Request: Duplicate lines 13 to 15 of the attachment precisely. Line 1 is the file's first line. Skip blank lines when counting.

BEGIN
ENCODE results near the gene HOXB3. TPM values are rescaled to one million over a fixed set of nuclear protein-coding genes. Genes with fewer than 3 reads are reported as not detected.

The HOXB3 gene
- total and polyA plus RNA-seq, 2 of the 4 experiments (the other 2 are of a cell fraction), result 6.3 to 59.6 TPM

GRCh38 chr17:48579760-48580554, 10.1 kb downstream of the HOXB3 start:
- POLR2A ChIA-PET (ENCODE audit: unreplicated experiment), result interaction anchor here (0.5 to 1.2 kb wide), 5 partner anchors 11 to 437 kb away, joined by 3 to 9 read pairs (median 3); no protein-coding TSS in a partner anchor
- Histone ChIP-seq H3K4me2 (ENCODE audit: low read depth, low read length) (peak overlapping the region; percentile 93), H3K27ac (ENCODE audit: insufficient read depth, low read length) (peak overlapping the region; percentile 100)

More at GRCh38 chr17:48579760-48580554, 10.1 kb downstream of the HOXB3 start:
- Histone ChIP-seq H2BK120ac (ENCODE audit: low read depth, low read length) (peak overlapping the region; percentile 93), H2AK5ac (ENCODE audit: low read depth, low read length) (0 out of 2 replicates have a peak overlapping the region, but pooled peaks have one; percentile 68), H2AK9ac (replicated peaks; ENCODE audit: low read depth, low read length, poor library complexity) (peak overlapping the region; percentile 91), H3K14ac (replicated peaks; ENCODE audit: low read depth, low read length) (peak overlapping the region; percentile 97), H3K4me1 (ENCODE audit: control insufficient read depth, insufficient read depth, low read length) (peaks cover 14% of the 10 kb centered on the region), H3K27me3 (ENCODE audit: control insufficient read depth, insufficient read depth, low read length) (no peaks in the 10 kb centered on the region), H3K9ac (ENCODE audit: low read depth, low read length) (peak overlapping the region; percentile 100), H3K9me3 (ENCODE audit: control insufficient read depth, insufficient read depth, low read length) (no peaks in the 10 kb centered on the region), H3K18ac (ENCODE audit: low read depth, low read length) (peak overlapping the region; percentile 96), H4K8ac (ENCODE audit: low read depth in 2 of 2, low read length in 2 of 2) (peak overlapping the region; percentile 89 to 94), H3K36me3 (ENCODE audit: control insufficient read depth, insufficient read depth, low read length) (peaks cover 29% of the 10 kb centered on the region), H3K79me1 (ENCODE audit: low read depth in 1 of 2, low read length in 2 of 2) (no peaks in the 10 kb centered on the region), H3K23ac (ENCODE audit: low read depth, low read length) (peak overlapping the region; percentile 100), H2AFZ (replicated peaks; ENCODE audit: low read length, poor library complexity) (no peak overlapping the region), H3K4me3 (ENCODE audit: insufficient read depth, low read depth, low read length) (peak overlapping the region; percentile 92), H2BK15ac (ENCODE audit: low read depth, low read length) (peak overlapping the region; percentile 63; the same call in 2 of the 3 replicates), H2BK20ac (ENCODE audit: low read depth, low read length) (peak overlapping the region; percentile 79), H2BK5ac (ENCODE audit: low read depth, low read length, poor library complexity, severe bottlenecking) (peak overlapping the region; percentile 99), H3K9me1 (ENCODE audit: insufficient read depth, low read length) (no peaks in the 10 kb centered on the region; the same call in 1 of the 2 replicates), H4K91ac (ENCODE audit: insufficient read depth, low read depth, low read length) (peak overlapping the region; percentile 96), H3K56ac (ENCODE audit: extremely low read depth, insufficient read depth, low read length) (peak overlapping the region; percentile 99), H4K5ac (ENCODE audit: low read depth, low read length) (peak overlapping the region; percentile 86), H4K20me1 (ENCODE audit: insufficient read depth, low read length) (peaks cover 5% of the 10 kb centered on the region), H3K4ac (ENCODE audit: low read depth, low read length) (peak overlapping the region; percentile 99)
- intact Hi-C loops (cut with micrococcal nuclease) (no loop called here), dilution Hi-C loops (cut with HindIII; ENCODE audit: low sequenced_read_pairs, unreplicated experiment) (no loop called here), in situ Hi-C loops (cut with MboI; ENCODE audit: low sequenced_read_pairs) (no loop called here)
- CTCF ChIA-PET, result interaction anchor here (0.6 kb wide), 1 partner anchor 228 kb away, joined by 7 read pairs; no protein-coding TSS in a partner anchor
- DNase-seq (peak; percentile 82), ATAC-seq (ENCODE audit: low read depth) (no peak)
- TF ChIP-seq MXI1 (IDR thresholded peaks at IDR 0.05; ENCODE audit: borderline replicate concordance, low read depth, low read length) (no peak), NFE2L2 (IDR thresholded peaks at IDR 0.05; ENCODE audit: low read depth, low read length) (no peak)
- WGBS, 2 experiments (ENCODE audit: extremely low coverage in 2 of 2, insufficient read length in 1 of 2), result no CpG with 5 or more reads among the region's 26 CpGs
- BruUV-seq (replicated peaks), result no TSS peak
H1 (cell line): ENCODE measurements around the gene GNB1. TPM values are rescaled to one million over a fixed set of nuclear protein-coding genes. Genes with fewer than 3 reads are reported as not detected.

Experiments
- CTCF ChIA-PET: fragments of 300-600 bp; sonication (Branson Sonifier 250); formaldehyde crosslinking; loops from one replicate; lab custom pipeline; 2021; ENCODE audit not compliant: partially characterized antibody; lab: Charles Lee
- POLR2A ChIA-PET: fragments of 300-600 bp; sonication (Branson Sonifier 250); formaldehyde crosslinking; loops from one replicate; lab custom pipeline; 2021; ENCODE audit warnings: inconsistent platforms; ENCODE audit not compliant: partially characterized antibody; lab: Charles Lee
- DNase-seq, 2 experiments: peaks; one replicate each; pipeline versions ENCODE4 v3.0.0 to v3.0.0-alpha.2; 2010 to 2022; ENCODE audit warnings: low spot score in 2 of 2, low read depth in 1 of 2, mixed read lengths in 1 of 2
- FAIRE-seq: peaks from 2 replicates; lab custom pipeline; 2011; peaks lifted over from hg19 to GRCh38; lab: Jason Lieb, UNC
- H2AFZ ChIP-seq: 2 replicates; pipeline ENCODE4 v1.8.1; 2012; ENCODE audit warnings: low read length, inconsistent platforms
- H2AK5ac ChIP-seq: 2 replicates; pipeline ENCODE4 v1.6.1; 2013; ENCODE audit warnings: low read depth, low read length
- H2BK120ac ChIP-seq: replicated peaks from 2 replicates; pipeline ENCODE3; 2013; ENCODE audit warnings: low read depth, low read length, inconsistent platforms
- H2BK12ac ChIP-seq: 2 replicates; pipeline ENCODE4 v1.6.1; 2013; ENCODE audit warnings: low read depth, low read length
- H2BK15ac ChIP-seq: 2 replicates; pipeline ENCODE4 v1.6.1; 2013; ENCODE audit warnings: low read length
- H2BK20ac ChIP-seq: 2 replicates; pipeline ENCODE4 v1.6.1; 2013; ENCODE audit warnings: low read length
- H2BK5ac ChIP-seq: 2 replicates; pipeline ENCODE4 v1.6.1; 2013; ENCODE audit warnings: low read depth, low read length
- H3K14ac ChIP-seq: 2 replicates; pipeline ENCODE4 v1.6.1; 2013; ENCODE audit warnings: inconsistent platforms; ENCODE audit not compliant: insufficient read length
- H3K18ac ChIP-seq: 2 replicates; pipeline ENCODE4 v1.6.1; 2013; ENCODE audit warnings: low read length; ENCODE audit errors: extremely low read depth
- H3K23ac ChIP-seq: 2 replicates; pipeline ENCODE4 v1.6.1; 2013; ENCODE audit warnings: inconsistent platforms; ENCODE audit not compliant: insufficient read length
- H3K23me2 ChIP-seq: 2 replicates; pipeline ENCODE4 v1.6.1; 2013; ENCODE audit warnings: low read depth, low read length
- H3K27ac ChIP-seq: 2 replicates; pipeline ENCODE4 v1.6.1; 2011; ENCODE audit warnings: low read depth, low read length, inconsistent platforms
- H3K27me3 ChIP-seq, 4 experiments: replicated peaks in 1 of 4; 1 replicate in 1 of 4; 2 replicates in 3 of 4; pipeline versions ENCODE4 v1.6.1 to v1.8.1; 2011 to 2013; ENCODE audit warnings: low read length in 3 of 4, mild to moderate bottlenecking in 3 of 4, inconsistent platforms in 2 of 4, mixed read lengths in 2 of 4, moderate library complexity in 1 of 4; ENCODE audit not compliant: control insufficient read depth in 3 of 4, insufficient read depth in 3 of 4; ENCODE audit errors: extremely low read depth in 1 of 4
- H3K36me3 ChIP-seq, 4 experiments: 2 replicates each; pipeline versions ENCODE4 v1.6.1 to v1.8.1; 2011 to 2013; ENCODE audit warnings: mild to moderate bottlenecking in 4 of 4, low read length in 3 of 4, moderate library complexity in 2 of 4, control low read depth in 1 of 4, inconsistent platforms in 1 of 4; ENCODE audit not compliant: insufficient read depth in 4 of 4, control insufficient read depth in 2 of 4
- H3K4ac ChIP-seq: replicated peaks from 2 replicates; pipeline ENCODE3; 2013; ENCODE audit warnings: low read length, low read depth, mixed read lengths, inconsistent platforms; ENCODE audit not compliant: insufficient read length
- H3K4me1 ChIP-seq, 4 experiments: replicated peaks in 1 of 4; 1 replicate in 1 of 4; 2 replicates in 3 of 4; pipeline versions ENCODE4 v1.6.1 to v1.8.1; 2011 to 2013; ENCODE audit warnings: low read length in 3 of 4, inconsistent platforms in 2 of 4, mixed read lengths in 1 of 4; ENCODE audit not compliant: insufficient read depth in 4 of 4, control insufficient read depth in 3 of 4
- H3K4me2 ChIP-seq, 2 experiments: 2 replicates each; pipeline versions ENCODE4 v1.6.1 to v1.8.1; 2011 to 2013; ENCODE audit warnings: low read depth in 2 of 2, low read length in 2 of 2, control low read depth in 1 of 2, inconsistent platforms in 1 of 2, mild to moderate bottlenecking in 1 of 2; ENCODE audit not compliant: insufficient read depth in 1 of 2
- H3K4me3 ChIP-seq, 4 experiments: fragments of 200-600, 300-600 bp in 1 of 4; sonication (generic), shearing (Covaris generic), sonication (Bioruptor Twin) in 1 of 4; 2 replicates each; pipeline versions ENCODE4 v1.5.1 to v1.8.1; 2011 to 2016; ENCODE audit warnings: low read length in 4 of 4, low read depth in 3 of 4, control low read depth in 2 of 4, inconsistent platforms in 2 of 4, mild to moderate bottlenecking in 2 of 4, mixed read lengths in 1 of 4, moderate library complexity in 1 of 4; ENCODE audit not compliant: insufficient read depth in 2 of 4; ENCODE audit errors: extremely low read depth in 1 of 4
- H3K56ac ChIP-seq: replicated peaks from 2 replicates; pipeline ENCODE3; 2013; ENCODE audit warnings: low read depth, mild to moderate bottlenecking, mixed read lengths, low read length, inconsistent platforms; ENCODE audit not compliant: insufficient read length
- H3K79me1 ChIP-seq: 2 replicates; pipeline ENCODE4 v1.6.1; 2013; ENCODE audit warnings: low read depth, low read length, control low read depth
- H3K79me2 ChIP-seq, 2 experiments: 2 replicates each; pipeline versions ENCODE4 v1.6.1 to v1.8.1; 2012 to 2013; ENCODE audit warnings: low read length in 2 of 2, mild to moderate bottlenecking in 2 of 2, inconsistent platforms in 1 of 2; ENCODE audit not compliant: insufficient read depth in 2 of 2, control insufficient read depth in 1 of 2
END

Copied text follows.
- WGBS, 2 experiments (ENCODE audit: extremely low coverage in 2 of 2, insufficient read length in 1 of 2), result no CpG with 5 or more reads among the region's 26 CpGs
- BruUV-seq (replicated peaks), result no TSS peak
H1 (cell line): ENCODE measurements around the gene GNB1. TPM values are rescaled to one million over a fixed set of nuclear protein-coding genes. Genes with fewer than 3 reads are reported as not detected.